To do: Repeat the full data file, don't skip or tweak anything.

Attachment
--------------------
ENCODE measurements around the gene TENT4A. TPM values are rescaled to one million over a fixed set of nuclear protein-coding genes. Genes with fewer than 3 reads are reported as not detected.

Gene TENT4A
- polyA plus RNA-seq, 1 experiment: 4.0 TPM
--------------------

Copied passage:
ENCODE measurements around the gene TENT4A. TPM values are rescaled to one million over a fixed set of nuclear protein-coding genes. Genes with fewer than 3 reads are reported as not detected.

Gene TENT4A
- polyA plus RNA-seq, 1 experiment: 4.0 TPM